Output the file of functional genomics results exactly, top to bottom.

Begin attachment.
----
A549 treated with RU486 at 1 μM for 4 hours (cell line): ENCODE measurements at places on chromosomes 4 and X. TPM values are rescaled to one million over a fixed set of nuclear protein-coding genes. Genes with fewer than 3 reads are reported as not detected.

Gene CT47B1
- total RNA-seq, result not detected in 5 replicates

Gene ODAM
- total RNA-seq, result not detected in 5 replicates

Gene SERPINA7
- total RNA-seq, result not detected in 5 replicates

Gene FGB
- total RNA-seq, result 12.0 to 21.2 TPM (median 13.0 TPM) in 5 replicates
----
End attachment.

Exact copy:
A549 treated with RU486 at 1 μM for 4 hours (cell line): ENCODE measurements at places on chromosomes 4 and X. TPM values are rescaled to one million over a fixed set of nuclear protein-coding genes. Genes with fewer than 3 reads are reported as not detected.

Gene CT47B1
- total RNA-seq, result not detected in 5 replicates

Gene ODAM
- total RNA-seq, result not detected in 5 replicates

Gene SERPINA7
- total RNA-seq, result not detected in 5 replicates

Gene FGB
- total RNA-seq, result 12.0 to 21.2 TPM (median 13.0 TPM) in 5 replicates